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I have a Toshiba MQ01ABD032 250gig laptop hard drive. I was wondering if I could hook it up to my desktop pc. Will it be fried from the 12volt line on the sata power connector?

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    Possible duplicate of Can a laptop hard-drive be used in a desktop machine? – Service Manager Mar 31 '17 at 16:18
  • Marked dupe question does not deal with power, which is the specific point of this Q. – music2myear Mar 31 '17 at 16:20
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    @music2myear Only marked as duplicate, based on the title of the question. Other considerations, such as power, aren't necessary to delve into because of the standardization of SATA. No aggression meant, however. – Service Manager Mar 31 '17 at 16:37
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    No aggression perceived. As the linked Q only mentioned SATA in passing it could be easy to miss. I noted this and thought this question was just different enough to be not actually duplicate. – music2myear Mar 31 '17 at 16:39
  • @music2myear, the other asks "can you do it?" Power isn't specifically addressed, but if it was an issue, wouldn't that be mentioned in the answers as a problem in trying to do it? This question only asks whether power is an issue, so it seems covered by the other. If it asked "why" it is or isn't an issue, that would seem like more of a different question. Good answer, BTW. – fixer1234 Mar 31 '17 at 18:44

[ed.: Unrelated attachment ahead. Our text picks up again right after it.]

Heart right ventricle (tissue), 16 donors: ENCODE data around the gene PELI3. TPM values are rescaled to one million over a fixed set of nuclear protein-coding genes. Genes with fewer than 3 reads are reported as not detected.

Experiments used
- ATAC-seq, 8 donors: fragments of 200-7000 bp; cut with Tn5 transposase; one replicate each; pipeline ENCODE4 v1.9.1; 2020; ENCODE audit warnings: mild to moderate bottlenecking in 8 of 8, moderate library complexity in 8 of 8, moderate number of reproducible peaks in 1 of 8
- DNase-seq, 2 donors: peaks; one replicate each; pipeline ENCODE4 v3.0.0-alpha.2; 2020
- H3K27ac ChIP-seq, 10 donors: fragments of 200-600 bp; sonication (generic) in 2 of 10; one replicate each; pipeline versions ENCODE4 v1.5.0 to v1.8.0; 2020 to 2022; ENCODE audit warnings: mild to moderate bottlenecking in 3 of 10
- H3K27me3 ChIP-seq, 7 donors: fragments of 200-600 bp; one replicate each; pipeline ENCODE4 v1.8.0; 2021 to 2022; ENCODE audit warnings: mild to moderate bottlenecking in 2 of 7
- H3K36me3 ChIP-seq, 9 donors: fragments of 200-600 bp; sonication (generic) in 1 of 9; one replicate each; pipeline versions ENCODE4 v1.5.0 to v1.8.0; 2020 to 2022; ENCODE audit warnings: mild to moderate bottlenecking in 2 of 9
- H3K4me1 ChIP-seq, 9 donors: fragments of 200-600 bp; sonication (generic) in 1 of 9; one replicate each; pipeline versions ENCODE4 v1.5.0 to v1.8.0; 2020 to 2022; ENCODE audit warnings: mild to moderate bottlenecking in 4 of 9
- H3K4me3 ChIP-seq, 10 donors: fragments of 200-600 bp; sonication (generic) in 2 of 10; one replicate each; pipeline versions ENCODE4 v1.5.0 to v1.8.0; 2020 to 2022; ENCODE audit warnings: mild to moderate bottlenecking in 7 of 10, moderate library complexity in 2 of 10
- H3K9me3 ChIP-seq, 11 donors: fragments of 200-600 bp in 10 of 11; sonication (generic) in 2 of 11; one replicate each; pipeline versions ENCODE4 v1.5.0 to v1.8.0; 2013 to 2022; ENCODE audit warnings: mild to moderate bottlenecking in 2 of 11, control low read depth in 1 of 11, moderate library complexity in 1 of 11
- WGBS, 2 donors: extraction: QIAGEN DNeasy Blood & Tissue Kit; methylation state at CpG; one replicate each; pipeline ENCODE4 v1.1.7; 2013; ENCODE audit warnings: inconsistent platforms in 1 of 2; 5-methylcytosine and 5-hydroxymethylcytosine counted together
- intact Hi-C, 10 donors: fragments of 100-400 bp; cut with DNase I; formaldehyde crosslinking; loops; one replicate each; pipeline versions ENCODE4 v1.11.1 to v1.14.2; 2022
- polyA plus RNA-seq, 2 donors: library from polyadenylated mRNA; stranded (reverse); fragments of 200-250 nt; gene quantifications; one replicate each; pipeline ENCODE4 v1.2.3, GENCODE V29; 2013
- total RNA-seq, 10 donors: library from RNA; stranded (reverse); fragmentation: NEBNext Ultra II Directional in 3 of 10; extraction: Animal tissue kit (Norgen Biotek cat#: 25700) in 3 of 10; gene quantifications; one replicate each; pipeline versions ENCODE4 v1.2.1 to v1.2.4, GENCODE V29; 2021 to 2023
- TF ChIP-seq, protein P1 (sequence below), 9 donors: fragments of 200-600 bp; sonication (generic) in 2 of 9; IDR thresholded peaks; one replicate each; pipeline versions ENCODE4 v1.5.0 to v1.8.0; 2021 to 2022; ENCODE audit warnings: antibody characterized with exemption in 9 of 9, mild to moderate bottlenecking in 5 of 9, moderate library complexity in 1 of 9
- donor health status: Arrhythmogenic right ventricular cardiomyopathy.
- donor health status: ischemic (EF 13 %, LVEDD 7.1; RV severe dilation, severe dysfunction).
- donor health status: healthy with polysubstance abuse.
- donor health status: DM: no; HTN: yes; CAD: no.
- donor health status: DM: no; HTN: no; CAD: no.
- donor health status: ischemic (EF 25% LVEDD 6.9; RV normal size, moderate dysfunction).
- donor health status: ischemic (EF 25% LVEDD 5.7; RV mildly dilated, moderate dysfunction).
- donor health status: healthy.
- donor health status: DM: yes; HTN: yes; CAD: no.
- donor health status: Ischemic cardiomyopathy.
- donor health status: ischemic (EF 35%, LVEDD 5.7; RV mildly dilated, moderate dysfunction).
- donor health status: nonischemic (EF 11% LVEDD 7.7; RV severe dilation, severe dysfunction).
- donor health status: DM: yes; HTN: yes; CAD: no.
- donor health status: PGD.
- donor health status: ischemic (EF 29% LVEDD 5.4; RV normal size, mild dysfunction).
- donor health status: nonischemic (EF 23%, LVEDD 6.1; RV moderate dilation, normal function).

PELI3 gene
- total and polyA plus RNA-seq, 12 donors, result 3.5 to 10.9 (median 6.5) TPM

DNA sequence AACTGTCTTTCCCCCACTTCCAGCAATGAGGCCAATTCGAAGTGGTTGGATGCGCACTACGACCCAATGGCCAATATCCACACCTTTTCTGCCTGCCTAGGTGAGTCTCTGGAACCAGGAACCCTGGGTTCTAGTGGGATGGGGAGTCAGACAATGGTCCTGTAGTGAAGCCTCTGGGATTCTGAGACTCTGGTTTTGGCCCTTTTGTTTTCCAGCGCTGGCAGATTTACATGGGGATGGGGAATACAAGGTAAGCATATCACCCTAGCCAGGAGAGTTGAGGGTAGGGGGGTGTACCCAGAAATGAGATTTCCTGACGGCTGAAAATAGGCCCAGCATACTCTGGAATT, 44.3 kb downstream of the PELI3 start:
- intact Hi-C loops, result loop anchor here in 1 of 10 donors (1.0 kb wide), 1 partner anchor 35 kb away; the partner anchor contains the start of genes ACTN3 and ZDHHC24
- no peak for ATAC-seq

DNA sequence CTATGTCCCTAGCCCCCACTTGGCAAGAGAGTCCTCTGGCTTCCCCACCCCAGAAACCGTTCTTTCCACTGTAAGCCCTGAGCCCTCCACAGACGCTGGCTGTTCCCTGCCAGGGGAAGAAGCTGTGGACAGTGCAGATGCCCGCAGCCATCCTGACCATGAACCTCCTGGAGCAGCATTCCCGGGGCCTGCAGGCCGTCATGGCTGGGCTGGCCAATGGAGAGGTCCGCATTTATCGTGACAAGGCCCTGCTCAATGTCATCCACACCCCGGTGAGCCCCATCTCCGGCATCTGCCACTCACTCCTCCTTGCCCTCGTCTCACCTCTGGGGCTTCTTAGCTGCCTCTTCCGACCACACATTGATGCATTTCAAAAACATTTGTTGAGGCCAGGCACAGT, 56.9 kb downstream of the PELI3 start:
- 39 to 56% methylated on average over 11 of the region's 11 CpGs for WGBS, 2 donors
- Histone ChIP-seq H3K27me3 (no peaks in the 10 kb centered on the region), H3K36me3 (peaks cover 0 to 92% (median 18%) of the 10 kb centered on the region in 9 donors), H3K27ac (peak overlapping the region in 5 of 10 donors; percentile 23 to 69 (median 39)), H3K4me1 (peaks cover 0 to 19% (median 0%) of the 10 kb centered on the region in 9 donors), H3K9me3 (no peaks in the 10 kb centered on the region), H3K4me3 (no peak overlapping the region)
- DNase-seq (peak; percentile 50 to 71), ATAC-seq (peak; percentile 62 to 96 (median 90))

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No, your drive will not fry on the desktop SATA power connector.

The SATA standard is designed to handle this gracefully. The 15-pin SATA power connector contains 3.3V, 5V, and 12V connectors, and the device will connect to the appropriate pins depending on its needs.

Pins

  1. 3.3V Power
  2. 3.3V Power
  3. Enter/Exit Power Disable mode
  4. Ground
  5. Ground
  6. Ground
  7. 5V Power, Pre-Charge
  8. 5V Power
  9. 5V Power
  10. Ground
  11. Staggered spinup/activity
  12. Ground
  13. 12V Power, Pre-Charge
  14. 12V Power
  15. 12V Power

The 2.5" drive, only needing 5V, will only connect to the necessary pins.

For more reading, Wikipedia's article could be a good start: https://en.wikipedia.org/wiki/Serial_ATA#Power_connectors

  • Based on good advice from @JamieHanrahan this answer has been substantially modified. The binary answer did not change, but the explanation of why and the background has been corrected. – music2myear Mar 31 '17 at 18:31

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